What it shows:
Gamma ray spectroscopy is used to detect the minute amount of radioactive potassium-40 present in the human body. Using a NaI(Tl) scintillation detector in conjunction with a multichannel pulse-height analyzer (PHA), 1.46 MeV gammas originating from the human body are detected. The source of these gammas is K-40 which has a half-life of 1.26 billion years, and is the main source of radioactivity inside the body. The second most active radionuclide in the body, carbon-14 (5,730 yr half-life), can not be detected with this apparatus because it is a beta emitter.
How it works:
"There are 1.2 radioactive atoms of 40K for every 10,000 nonradioactive atoms of potassium. There is of the order of 140 g of potassium in an adult who weighs 70 kg, and 0.0169 g consists of the 40K isotope. This amount of 40K disintegrates at the rate of 266,000 atoms per minute. Of every 100 disintegrations, 89 result in the release of beta particles with maximum energy of 1.33 MeV, and 11 result in gamma photons with an energy of 1.46 MeV. All of the beta particles and about 50 percent of the gamma rays are absorbed in the body, giving annual doses of 16 mrad from the beta particles and 2 mrad from the gamma rays." 1 So about 14,600/min of the 1.46 MeV gammas exit the whole body, in all directions. We detect about 34 counts/min. 2 Because of the very low count rate, one must make a considerable effort to shield the detector from other natural background radiations (see Going Further at the end of this discussion) as well as count for a sufficiently long time to produce a signal which is significantly above the statistical background so as not to be considered imaginary.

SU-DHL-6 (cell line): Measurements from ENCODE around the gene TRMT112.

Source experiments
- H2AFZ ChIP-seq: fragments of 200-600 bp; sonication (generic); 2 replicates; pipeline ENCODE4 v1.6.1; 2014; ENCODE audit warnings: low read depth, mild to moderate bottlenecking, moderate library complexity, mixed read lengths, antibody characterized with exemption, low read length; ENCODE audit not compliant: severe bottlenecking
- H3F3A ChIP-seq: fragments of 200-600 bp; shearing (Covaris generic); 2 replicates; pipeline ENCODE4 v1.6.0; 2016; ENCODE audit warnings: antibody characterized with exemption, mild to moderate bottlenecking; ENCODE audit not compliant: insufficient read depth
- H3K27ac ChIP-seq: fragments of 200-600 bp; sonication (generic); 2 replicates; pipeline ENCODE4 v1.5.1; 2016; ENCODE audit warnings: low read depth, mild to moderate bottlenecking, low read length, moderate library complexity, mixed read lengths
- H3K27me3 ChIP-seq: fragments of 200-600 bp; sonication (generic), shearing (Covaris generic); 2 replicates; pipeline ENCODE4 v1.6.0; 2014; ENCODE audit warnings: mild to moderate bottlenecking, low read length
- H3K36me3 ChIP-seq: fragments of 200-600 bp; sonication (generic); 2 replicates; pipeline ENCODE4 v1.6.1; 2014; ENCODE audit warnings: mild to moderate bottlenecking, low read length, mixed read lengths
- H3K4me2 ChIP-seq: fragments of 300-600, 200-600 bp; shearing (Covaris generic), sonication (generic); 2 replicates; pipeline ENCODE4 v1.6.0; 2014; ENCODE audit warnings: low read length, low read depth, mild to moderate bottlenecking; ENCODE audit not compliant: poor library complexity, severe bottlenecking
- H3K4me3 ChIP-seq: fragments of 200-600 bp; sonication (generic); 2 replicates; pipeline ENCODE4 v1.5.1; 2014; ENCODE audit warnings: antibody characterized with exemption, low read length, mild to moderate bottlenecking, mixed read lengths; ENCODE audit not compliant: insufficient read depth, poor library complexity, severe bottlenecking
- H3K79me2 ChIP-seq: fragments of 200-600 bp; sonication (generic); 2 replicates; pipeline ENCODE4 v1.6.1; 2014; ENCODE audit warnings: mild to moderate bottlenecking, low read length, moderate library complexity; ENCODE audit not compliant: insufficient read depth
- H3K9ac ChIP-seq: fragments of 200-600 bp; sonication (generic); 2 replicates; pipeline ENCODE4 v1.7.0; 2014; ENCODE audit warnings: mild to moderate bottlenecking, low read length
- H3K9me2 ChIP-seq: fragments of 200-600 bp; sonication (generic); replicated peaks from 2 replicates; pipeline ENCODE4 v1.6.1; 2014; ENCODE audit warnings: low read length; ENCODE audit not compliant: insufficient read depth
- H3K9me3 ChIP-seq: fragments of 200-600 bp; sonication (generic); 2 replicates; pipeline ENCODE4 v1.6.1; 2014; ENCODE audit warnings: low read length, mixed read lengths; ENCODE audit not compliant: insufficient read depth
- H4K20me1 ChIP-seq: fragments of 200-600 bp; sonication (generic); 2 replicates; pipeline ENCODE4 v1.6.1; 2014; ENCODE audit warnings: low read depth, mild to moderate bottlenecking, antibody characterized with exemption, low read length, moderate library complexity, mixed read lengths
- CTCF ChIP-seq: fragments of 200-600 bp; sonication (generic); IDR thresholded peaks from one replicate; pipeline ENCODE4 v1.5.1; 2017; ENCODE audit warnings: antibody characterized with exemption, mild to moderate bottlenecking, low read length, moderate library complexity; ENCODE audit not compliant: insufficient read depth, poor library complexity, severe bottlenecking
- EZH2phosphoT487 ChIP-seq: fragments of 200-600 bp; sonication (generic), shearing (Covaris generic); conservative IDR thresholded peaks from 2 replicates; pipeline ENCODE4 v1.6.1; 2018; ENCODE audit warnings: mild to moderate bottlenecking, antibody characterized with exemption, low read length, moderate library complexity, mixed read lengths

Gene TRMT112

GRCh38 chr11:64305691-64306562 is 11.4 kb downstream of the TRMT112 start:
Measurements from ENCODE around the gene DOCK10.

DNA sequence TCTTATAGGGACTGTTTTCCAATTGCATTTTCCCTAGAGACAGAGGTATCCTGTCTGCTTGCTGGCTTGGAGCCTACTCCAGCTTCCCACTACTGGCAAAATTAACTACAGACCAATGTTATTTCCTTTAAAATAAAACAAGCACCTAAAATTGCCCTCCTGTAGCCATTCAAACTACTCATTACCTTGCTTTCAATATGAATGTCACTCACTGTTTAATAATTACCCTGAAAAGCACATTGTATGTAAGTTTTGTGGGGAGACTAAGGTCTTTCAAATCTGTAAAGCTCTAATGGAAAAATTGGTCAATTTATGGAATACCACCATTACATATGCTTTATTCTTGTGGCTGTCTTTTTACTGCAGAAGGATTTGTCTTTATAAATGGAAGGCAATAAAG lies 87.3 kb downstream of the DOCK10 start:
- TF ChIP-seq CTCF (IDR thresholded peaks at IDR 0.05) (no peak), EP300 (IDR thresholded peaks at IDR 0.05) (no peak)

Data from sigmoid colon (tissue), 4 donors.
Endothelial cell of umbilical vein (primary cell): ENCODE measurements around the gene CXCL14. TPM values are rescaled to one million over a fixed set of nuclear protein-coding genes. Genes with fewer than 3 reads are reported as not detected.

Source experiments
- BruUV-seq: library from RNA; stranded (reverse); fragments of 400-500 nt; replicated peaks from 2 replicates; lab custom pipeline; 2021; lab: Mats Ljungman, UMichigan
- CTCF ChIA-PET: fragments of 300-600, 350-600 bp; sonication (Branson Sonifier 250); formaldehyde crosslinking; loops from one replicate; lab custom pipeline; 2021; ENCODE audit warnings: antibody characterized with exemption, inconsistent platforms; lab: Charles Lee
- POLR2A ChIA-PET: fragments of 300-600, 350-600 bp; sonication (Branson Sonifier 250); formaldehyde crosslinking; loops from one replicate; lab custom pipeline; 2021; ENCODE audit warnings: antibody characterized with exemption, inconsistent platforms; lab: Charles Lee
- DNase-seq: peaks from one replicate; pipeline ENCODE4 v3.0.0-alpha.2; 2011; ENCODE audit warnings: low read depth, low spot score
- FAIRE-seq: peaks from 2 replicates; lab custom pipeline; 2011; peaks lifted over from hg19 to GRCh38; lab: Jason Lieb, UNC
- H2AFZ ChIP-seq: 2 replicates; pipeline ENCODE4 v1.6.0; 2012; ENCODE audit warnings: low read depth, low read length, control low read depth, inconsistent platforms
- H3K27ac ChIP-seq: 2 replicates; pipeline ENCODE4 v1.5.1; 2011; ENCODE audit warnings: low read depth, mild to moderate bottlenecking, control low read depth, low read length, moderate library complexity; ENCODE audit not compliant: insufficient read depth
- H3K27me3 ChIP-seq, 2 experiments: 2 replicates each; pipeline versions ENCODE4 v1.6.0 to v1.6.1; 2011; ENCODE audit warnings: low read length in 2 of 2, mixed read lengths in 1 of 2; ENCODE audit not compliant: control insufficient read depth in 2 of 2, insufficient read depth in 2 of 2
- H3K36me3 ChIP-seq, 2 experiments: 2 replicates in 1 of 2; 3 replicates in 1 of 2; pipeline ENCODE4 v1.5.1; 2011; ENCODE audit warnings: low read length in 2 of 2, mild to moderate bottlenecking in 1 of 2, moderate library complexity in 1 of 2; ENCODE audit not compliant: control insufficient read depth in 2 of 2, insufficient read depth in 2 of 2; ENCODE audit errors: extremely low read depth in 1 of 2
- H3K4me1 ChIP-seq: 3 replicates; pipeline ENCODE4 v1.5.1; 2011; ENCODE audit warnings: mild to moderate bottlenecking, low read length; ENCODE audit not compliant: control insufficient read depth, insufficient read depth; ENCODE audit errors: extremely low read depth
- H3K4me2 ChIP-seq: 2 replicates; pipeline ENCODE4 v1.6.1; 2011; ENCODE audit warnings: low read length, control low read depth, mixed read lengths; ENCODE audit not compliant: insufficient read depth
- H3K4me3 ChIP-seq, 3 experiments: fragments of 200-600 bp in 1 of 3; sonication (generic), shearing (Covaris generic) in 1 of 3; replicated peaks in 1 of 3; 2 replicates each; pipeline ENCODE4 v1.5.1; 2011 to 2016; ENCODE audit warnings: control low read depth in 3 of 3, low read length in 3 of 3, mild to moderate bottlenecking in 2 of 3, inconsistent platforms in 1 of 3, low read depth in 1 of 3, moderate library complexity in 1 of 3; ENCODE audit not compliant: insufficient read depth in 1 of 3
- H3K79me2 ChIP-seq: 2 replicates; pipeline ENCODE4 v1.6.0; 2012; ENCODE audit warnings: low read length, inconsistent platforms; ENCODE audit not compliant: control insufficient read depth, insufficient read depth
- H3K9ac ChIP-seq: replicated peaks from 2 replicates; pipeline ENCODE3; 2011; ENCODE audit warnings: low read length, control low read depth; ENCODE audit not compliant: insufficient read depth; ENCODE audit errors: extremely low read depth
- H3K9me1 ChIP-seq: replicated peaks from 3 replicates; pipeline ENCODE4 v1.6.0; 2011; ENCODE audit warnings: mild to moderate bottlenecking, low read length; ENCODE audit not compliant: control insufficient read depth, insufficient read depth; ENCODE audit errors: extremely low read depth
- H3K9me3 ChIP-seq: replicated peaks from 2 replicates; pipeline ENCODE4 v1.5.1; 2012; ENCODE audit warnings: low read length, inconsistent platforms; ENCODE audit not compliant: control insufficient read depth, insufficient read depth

The scintillation detector is shielded by a large 1200 lb. iron cylinder. 3 This cylinder is not only the bulk of the experiment, but also crucial and rather unique: it is actually a slice out of a WWII Navy ship's gun. Since the iron it is made of is quite old, its thick (13 cm) walls provide an excellent radiation shield (low in natural radiation) necessary for low-level counting.
Shown below are two images from the Canberra multichannel pulse height analyzer (PHA). The first is a Cs-137 calibration spectrum. The second is a K-40 spectrum from a person sitting in front of the detector for 10 minutes — the cursor shows 17 counts in the peak.